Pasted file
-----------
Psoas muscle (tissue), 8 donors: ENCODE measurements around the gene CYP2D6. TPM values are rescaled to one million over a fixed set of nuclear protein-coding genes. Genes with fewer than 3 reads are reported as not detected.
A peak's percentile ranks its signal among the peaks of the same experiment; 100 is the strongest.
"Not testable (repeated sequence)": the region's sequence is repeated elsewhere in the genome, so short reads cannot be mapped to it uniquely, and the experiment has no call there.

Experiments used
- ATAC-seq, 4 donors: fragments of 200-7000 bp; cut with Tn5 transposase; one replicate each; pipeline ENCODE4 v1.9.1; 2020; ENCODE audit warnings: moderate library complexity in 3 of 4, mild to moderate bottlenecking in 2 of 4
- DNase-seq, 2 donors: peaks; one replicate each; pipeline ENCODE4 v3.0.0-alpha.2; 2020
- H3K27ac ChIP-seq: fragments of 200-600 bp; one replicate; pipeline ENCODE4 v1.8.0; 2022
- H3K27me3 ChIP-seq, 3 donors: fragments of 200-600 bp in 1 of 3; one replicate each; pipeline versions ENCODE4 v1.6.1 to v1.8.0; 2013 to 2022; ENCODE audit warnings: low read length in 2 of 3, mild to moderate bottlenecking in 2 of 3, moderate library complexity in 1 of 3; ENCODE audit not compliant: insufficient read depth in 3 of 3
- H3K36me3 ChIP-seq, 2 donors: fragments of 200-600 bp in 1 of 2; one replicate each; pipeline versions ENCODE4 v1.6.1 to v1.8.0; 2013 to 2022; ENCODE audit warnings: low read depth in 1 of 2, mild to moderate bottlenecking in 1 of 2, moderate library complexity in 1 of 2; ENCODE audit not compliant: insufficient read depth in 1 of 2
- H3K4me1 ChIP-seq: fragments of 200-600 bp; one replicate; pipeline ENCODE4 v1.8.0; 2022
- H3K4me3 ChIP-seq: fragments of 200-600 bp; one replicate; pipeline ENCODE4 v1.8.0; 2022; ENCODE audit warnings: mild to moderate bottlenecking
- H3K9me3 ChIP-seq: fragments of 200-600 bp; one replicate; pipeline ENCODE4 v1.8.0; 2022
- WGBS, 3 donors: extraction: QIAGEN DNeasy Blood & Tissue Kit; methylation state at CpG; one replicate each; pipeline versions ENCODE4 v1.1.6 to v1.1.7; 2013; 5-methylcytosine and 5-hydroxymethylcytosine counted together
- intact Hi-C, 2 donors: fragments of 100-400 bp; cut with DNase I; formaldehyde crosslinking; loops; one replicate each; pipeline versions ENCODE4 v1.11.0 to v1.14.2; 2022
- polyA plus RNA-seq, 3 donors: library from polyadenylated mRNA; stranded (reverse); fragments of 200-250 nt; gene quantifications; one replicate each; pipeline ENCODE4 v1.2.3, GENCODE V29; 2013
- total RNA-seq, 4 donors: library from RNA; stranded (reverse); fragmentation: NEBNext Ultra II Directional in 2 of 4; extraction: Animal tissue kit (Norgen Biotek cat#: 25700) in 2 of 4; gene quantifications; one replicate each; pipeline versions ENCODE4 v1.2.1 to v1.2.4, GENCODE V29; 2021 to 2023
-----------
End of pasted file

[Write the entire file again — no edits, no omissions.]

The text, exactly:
Psoas muscle (tissue), 8 donors: ENCODE measurements around the gene CYP2D6. TPM values are rescaled to one million over a fixed set of nuclear protein-coding genes. Genes with fewer than 3 reads are reported as not detected.
A peak's percentile ranks its signal among the peaks of the same experiment; 100 is the strongest.
"Not testable (repeated sequence)": the region's sequence is repeated elsewhere in the genome, so short reads cannot be mapped to it uniquely, and the experiment has no call there.

Experiments used
- ATAC-seq, 4 donors: fragments of 200-7000 bp; cut with Tn5 transposase; one replicate each; pipeline ENCODE4 v1.9.1; 2020; ENCODE audit warnings: moderate library complexity in 3 of 4, mild to moderate bottlenecking in 2 of 4
- DNase-seq, 2 donors: peaks; one replicate each; pipeline ENCODE4 v3.0.0-alpha.2; 2020
- H3K27ac ChIP-seq: fragments of 200-600 bp; one replicate; pipeline ENCODE4 v1.8.0; 2022
- H3K27me3 ChIP-seq, 3 donors: fragments of 200-600 bp in 1 of 3; one replicate each; pipeline versions ENCODE4 v1.6.1 to v1.8.0; 2013 to 2022; ENCODE audit warnings: low read length in 2 of 3, mild to moderate bottlenecking in 2 of 3, moderate library complexity in 1 of 3; ENCODE audit not compliant: insufficient read depth in 3 of 3
- H3K36me3 ChIP-seq, 2 donors: fragments of 200-600 bp in 1 of 2; one replicate each; pipeline versions ENCODE4 v1.6.1 to v1.8.0; 2013 to 2022; ENCODE audit warnings: low read depth in 1 of 2, mild to moderate bottlenecking in 1 of 2, moderate library complexity in 1 of 2; ENCODE audit not compliant: insufficient read depth in 1 of 2
- H3K4me1 ChIP-seq: fragments of 200-600 bp; one replicate; pipeline ENCODE4 v1.8.0; 2022
- H3K4me3 ChIP-seq: fragments of 200-600 bp; one replicate; pipeline ENCODE4 v1.8.0; 2022; ENCODE audit warnings: mild to moderate bottlenecking
- H3K9me3 ChIP-seq: fragments of 200-600 bp; one replicate; pipeline ENCODE4 v1.8.0; 2022
- WGBS, 3 donors: extraction: QIAGEN DNeasy Blood & Tissue Kit; methylation state at CpG; one replicate each; pipeline versions ENCODE4 v1.1.6 to v1.1.7; 2013; 5-methylcytosine and 5-hydroxymethylcytosine counted together
- intact Hi-C, 2 donors: fragments of 100-400 bp; cut with DNase I; formaldehyde crosslinking; loops; one replicate each; pipeline versions ENCODE4 v1.11.0 to v1.14.2; 2022
- polyA plus RNA-seq, 3 donors: library from polyadenylated mRNA; stranded (reverse); fragments of 200-250 nt; gene quantifications; one replicate each; pipeline ENCODE4 v1.2.3, GENCODE V29; 2013
- total RNA-seq, 4 donors: library from RNA; stranded (reverse); fragmentation: NEBNext Ultra II Directional in 2 of 4; extraction: Animal tissue kit (Norgen Biotek cat#: 25700) in 2 of 4; gene quantifications; one replicate each; pipeline versions ENCODE4 v1.2.1 to v1.2.4, GENCODE V29; 2021 to 2023